Tesla doesn't mine or process lithium or manufacture lithium batteries. Tesla's battery supplier is Panasonic (Japan) for the American market. LG Chem (South Korea) and CATL (China) provide the batteries for foreign market Teslas. Panasonic has a large percentage of the Tesla Gigafactory space to operate their assembly operations for Tesla car batteries. That could change but with more than 10 years of contracts under their belt and at least five more already committed I doubt that will happen anytime soon. About 70% of all lithium batteries are manufactured in China with Japan and South Korea manufacturing the rest.

If you are looking to get in on the "Lithium Gold Rush!" you are pretty late to the game. The price of Lithium has been dropping for more than  a year. Most of the corporate Lithium plays have abandoned their U.S. mining claims and written off their losses. The Lithium play is very much a last decade thing in the mining industry.

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7 hours ago, Morlock said:

I wouldn't count on it. There's some promising research into electric batteries that uses common elements like silicon and others, not rare earths like lithium. So just like a lot of things, they could become obsolete in just a couple years or so. Time will tell.

FYI lithium isn't a rare earth element...

 

Sure technology will advance quickly. But right now there is a huge demand for processed lithium. It is what is being used TODAY. And there is one hell of a demand for it. Just ask any lithium processor.

It isn't scarce. And it does not take a rich deposit. Just an available one. We have plenty of lithium. It is just not marketable because we have no means to process it. 

It's like growing cotton. Cotton is an incredibly profitable crop if there is a cotton gin within 20 miles. If the gin is a thousand miles away nobody grows cotton.

Even if Levis are flying off the shelf. Even if we will be wearing polyester next year.

Tesla has great influence over the American lithium market because they are the number one domestic consumer. Whether they actually engage in lithium production or not is a moot point.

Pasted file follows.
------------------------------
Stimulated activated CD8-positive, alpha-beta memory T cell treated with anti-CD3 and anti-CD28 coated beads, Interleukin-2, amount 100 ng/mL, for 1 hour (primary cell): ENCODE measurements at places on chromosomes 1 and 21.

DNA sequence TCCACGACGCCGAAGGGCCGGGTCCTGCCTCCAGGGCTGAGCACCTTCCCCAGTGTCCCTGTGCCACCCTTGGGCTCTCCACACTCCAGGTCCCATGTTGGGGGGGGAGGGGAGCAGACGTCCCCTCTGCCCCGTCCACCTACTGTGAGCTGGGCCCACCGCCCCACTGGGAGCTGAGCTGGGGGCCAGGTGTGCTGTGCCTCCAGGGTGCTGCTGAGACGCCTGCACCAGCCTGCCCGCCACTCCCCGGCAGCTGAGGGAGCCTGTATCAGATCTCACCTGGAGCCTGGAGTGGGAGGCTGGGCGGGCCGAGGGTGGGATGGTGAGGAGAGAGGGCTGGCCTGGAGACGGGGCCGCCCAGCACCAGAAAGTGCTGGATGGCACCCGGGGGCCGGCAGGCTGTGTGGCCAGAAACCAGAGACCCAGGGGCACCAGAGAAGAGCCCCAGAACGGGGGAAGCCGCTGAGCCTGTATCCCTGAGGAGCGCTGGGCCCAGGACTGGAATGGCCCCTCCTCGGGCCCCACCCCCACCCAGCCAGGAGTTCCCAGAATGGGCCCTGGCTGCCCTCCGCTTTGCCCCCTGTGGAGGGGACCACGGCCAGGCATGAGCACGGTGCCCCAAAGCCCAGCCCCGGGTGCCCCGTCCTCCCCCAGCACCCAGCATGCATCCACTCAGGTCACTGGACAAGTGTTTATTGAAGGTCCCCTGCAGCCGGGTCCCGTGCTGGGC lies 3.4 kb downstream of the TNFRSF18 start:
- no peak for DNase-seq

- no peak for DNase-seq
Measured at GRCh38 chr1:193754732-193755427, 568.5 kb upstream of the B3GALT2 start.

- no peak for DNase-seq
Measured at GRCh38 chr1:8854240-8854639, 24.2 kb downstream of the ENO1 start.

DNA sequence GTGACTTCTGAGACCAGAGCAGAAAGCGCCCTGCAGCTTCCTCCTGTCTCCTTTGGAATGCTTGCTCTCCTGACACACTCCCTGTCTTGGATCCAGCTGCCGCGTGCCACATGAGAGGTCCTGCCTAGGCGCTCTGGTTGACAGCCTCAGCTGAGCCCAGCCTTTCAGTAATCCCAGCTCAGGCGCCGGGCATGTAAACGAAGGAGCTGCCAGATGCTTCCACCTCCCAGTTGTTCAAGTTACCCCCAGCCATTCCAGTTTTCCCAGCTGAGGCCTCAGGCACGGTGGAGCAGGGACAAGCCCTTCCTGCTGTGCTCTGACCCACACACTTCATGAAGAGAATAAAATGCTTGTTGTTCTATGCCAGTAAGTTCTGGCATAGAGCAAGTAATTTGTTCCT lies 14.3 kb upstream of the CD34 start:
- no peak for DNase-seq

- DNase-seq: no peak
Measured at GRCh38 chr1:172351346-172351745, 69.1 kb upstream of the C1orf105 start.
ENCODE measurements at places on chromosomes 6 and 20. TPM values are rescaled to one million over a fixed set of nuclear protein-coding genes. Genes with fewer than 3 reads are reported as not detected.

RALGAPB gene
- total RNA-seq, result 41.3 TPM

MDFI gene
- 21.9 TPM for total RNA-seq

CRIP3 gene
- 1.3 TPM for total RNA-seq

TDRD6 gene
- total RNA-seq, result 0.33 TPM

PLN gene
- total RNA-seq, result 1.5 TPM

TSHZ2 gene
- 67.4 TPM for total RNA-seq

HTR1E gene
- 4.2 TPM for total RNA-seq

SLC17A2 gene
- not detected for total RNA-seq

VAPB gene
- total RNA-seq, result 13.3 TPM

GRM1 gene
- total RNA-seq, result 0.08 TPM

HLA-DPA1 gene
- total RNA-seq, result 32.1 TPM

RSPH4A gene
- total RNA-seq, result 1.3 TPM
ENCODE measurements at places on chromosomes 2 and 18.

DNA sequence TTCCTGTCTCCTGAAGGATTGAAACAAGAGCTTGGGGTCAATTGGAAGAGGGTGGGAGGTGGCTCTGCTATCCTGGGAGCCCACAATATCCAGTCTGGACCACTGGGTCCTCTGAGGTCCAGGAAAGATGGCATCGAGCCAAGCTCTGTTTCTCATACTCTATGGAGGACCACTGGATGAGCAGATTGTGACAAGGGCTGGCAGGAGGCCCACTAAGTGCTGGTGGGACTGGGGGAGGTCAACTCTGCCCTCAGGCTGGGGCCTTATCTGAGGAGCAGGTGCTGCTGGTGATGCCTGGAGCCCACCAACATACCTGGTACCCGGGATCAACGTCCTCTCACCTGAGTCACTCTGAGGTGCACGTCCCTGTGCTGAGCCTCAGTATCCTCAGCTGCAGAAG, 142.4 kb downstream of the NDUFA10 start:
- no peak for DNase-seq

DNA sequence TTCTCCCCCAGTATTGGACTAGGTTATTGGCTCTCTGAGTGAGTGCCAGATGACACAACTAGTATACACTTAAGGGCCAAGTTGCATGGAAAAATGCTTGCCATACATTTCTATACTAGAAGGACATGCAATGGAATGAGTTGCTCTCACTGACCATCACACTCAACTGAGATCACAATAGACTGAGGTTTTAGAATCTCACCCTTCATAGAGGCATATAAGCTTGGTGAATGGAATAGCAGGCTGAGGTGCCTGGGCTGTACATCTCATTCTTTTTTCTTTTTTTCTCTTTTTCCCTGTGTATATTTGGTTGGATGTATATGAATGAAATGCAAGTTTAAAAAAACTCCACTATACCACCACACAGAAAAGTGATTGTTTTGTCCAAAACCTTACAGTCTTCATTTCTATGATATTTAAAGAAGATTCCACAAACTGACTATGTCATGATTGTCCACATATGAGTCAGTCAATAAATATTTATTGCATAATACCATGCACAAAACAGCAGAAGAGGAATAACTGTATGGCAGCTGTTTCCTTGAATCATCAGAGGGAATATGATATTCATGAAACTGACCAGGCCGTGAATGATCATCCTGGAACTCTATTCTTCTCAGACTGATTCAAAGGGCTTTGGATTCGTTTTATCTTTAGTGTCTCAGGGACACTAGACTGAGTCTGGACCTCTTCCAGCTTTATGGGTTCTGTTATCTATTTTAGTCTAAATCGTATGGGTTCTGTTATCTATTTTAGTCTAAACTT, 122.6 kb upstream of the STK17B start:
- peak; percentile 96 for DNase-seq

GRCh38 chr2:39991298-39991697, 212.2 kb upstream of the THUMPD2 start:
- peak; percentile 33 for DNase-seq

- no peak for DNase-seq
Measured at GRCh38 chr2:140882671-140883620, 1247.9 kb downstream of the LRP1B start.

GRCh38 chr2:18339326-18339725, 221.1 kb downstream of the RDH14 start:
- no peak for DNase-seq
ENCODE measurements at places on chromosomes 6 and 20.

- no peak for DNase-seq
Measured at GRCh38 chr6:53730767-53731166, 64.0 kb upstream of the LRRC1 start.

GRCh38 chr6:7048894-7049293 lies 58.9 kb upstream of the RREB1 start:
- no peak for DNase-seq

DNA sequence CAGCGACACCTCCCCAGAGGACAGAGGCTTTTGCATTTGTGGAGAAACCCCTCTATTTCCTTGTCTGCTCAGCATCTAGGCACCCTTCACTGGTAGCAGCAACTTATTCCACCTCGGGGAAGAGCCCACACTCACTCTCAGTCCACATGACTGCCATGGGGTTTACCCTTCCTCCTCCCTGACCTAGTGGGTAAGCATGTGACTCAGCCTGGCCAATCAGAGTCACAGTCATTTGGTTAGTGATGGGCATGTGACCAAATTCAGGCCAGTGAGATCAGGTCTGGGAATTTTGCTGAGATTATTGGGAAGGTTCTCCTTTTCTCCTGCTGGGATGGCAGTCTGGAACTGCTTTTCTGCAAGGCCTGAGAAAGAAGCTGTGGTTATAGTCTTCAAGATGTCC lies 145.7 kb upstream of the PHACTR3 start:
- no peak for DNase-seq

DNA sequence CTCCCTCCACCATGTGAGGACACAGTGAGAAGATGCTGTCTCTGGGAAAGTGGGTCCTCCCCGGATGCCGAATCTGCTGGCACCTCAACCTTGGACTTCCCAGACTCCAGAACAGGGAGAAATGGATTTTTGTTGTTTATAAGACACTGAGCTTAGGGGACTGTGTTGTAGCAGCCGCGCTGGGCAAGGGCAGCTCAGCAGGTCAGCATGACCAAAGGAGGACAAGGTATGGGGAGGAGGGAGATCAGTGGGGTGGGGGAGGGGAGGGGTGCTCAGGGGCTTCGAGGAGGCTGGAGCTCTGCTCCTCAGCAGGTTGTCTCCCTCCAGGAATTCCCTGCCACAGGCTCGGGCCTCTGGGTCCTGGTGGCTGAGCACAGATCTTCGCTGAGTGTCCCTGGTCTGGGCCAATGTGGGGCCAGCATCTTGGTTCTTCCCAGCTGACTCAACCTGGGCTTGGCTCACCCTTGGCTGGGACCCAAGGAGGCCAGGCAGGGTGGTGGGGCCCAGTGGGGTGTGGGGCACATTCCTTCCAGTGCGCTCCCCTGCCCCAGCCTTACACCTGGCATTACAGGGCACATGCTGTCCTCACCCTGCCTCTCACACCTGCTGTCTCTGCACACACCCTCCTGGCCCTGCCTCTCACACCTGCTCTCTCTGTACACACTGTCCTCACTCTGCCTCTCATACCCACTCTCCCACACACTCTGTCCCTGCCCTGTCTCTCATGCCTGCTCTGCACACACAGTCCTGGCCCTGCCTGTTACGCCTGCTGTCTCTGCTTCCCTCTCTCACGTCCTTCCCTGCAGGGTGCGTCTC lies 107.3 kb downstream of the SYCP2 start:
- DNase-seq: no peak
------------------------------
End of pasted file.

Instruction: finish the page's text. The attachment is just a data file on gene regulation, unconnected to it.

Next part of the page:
When Ford enters the stage you can bet there will be a need for lots of batteries. And until some other technology arises we will be using lithium batteries. 

For the foreseeable future lithium batteries are what electric vehicles will be designed to use. And manufacturers of electric vehicles will continue to drive the demand for lithium.

When there is enough demand someone will invest the money to process lithium. If they don't our money and our raw lithium will go to China. That is rapidly becoming a problem.

I'll bet a tiny nugget that automobile manufacturers will get the lithium batteries they need. And I'll bet another tiny nugget they finance the development of processing facilities on this continent within the next 5 years.

Just a hunch...

:inocent:

 

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Tesla is not "BIG" in the Lithium market. Of the 345,000 tons of Lithium produced in 2020 Tesla consumed less than 15,000 tons. That's only a little more than 4% of the worldwide market.

Lithium prices and demand took a really big dive over the last two years but since the green new deal  build back better talk over the last 5 months it's hit new record price highs. I wouldn't expect that speculation to persist because eventually the market will realize that supply still outstrips demand.  A lot of new supply has come online in the last year alone (none from the US) so any "investment" in Lithium at this point is really just speculation on a different future.